Where to eat in Fez, the thousand and one flavors of moroccan cuisine


    A little history to better understand and be transported by Moroccan gastronomy

    The richness of Moroccan cuisine certainly comes from multiple influences linked to the kingdom's turbulent history.

    The simple dishes based on fresh vegetables, semolina, and wheat come from the original Berber settlement. When the Arabs arrived in Fez in the 9th century, the cuisine of Morocco has been enhanced with new spices (saffron, ginger) and new ways of cooking meat. Recipes for honey, almond,     and pistachio cakes date from this period. With the Andalusians and the Jews expelled from Spain in the 15th century, Moroccan cuisine was enriched with refined dishes based on meat, fish, and subtly sweet/salty mixtures such as the famous tajine of prunes or the pastilla of pigeons. 

    The Turkish influences recognized by eating skewers and grilled meats in Morocco would come from Algerians who fled their country in the 16th century, occupied by the Turks. To be exhaustive, it would also be necessary to speak of African influences, brought by trans-Saharan caravans and more recent English and French influences.

    On the markets and on the street or how to eat cheap in morocco

    In Morocco, it is possible to eat for a few dirhams whether in the cities or in the countryside. Strolling through the streets of Fez we made whole meals from market to market and from sidewalk to sidewalk. The R'Cif market, in the shade of the reeds, is one of the largest markets in the medina of Fez.

    Grills and sandwiches of skewers

    Street vendors or small grilled eateries treated us to meat sandwiches flavored with spices and herbs. For 5 to 10 dirhams for 6 skewers, you will find them in particular near Bab Boujeloud (at the beginning of rue Talaa Kebira, towards the butchers), RCif, or Bab Ftout. We realized that it was sometimes necessary to negotiate the price announced to tourists. Surprised by the 25 dirhams that we were asked for the first time, compared to the prices of the menus in the taverns and the standard of living, we paid a little surprised. As far as we remember, we had almost never negotiated the food while traveling. But by observing and renewing our grilled snacks, we quickly understood that there it was necessary to ask the price before being served!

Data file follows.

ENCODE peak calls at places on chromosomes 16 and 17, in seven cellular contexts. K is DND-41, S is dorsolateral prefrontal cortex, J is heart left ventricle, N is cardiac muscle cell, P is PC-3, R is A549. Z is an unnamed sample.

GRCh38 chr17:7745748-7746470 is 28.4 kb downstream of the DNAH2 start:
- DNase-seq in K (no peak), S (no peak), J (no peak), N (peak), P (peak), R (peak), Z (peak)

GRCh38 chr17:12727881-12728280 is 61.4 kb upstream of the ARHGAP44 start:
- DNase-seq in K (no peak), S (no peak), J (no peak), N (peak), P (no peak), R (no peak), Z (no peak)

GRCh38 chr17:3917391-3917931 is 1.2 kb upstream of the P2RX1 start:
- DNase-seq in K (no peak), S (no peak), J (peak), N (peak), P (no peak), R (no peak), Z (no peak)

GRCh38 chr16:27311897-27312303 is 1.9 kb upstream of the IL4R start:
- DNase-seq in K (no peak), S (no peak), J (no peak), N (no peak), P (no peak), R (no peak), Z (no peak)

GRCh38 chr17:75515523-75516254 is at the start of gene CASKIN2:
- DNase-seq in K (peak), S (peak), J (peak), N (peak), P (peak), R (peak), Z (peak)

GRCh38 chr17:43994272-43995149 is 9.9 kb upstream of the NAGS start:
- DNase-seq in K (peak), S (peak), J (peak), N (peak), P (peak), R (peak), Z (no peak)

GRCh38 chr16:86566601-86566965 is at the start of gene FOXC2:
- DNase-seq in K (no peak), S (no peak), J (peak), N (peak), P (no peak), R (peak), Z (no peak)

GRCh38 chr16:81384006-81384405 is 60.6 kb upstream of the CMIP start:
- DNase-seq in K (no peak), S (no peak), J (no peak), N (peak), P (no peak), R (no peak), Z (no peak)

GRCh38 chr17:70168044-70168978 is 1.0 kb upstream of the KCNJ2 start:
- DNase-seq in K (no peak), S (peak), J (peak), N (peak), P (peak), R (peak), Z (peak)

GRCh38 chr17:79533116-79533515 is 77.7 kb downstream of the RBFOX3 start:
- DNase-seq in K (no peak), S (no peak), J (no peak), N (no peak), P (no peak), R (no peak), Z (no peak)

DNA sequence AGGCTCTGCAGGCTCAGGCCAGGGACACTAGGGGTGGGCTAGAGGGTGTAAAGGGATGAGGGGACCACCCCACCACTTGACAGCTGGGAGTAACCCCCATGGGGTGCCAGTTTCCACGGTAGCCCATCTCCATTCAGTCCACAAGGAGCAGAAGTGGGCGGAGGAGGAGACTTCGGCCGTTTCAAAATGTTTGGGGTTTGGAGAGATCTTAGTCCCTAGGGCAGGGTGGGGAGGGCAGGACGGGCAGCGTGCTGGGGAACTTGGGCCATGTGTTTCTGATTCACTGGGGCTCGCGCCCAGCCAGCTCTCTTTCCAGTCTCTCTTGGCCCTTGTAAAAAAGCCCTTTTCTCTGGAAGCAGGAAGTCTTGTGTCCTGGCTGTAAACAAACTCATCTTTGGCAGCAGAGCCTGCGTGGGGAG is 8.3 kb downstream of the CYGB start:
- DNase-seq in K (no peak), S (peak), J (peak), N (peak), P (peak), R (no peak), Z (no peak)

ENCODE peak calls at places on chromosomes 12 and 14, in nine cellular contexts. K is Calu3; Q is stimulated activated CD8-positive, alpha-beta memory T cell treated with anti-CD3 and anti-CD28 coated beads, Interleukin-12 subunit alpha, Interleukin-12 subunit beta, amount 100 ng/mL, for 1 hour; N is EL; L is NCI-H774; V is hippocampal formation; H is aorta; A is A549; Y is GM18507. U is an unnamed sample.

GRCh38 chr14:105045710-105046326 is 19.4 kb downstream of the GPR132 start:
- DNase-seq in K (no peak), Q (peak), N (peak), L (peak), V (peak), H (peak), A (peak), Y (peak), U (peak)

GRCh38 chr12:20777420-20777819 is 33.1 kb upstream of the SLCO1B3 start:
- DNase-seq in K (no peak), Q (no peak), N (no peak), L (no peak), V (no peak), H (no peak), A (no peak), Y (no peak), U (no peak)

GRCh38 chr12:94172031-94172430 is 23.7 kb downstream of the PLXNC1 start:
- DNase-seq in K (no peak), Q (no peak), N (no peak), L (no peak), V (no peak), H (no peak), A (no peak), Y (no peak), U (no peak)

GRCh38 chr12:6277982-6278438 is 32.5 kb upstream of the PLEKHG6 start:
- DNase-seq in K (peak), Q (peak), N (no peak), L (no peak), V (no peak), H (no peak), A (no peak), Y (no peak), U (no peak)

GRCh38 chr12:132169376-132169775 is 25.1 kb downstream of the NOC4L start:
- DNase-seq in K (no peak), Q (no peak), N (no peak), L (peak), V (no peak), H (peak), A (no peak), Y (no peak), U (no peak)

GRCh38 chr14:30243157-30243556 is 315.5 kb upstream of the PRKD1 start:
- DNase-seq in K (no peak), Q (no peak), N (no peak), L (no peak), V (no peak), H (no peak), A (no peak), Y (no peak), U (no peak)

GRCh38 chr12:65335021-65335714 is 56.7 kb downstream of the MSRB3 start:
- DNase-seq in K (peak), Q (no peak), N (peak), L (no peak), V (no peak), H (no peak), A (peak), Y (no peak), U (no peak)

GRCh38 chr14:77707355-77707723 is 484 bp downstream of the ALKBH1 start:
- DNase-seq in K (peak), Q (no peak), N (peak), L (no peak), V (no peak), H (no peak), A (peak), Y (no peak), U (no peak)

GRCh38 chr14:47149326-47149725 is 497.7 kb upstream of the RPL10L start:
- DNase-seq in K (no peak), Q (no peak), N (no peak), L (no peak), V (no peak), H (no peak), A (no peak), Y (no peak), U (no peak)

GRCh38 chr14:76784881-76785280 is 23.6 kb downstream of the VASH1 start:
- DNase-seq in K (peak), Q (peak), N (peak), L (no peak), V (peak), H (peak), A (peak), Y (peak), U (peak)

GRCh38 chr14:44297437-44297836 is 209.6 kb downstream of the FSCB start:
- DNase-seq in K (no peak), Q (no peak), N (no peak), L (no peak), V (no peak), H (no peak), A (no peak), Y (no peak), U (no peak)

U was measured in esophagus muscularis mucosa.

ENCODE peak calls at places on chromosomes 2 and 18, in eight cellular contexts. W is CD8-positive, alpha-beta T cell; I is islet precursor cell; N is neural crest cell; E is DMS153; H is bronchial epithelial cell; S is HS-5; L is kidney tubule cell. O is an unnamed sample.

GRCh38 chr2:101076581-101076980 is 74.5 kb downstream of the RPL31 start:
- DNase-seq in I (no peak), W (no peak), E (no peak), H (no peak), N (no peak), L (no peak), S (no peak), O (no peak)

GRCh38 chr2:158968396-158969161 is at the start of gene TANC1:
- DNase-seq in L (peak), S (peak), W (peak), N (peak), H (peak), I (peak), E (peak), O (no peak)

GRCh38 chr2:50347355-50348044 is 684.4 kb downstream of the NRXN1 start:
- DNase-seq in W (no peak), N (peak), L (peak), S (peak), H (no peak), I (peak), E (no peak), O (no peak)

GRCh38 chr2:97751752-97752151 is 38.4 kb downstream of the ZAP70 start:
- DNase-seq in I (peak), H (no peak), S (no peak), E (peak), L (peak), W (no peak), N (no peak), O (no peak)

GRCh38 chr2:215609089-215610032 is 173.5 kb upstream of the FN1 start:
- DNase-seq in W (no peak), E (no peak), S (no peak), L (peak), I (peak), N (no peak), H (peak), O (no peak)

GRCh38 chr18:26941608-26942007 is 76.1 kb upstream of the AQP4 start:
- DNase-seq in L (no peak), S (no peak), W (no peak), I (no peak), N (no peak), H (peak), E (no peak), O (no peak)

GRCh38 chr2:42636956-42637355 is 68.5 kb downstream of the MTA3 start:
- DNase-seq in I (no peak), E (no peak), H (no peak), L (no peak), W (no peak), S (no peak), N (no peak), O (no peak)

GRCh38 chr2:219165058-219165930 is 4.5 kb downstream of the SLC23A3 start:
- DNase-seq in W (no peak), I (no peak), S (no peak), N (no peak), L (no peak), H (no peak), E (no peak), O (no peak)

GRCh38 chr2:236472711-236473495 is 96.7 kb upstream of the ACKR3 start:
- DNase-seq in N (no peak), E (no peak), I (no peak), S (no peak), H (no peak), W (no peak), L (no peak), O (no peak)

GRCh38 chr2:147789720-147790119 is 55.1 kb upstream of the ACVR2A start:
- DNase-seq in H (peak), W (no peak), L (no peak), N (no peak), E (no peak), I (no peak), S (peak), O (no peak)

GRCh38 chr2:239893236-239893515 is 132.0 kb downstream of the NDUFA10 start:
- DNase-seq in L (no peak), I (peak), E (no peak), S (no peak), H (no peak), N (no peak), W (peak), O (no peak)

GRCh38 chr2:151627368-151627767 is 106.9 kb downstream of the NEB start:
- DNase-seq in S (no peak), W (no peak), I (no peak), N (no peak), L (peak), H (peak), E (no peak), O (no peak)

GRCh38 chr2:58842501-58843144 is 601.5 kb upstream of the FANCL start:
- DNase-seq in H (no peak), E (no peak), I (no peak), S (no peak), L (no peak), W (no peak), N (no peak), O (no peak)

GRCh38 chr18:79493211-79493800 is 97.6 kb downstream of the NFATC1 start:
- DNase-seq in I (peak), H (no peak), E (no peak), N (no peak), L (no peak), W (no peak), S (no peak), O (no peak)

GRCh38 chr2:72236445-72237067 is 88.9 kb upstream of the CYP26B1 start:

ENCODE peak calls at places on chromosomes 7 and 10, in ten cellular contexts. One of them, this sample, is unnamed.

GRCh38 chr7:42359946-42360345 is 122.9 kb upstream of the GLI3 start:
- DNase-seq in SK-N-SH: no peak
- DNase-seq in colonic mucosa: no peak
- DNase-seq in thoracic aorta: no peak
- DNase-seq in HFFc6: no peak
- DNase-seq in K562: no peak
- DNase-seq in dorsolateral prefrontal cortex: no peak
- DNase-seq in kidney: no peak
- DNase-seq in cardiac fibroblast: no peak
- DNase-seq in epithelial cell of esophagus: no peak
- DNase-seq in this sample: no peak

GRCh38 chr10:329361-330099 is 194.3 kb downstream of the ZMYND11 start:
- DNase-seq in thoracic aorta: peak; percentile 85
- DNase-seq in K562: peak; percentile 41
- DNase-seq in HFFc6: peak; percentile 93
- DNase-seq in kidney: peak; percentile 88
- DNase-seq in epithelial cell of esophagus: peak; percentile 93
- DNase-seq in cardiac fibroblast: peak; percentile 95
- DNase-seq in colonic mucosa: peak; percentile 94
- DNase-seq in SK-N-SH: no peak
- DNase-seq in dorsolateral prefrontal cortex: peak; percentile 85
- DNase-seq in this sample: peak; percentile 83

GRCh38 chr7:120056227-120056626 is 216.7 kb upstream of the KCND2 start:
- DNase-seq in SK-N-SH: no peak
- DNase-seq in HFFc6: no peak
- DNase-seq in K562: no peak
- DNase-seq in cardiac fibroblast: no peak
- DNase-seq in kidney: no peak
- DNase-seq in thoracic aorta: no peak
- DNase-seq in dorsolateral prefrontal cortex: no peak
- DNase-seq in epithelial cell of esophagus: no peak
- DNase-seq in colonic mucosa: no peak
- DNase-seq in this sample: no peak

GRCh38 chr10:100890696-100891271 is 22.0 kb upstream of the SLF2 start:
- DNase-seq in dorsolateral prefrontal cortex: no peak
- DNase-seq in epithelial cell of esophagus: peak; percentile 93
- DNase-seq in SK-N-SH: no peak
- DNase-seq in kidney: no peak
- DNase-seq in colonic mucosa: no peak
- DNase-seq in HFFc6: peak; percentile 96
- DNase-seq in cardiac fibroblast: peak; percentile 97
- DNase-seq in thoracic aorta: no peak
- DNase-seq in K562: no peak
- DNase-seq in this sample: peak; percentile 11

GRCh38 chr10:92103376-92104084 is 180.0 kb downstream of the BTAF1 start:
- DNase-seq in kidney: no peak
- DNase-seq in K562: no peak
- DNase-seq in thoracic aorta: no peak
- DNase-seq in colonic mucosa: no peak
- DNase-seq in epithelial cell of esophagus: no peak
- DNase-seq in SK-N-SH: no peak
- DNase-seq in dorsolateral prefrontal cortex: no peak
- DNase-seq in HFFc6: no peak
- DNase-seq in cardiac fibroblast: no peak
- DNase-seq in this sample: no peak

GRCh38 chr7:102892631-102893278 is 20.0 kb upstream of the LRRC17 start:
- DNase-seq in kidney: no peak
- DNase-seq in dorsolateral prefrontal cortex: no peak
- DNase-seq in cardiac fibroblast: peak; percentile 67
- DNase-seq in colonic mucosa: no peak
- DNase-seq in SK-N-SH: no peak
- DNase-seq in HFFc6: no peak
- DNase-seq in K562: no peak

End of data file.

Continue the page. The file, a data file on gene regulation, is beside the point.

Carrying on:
Fassi style snails

    We were surprised by these stands of snails cooked in a spicy broth, which the inhabitants of Fez are so fond of.


    These sweet or savory puff pastry triangles that are easily spotted on the stalls form a delicious snack, typical of Fez.

    Traditional dishes on a corner of the table in a Gargote

    Where to eat in Fez

    Immersed in the atmosphere of the medina, eating a rustic Moroccan dish in a street eatery is an experience not to be missed in Fez.

    Outside the house, it was one of my favorite times for dinner in the evenings when I spent 2 months in Fez during an internship, about ten years ago. I let myself be carried away by the smells of the adjoining markets and the steaming dishes, the noise of casseroles, conversations in Arabic, and the “balek balek” (attention) of porters and loaded donkey drivers crossing the alleys of the medina.